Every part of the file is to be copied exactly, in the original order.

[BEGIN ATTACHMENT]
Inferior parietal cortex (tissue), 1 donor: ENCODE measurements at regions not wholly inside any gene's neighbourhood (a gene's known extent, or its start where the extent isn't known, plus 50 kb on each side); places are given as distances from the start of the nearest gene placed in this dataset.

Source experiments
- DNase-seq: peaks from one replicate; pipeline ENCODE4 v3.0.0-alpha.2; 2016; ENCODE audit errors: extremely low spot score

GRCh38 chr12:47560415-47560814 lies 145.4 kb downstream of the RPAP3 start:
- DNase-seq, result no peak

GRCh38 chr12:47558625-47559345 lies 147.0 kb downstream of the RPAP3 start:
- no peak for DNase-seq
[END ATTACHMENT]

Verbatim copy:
Inferior parietal cortex (tissue), 1 donor: ENCODE measurements at regions not wholly inside any gene's neighbourhood (a gene's known extent, or its start where the extent isn't known, plus 50 kb on each side); places are given as distances from the start of the nearest gene placed in this dataset.

Source experiments
- DNase-seq: peaks from one replicate; pipeline ENCODE4 v3.0.0-alpha.2; 2016; ENCODE audit errors: extremely low spot score

GRCh38 chr12:47560415-47560814 lies 145.4 kb downstream of the RPAP3 start:
- DNase-seq, result no peak

GRCh38 chr12:47558625-47559345 lies 147.0 kb downstream of the RPAP3 start:
- no peak for DNase-seq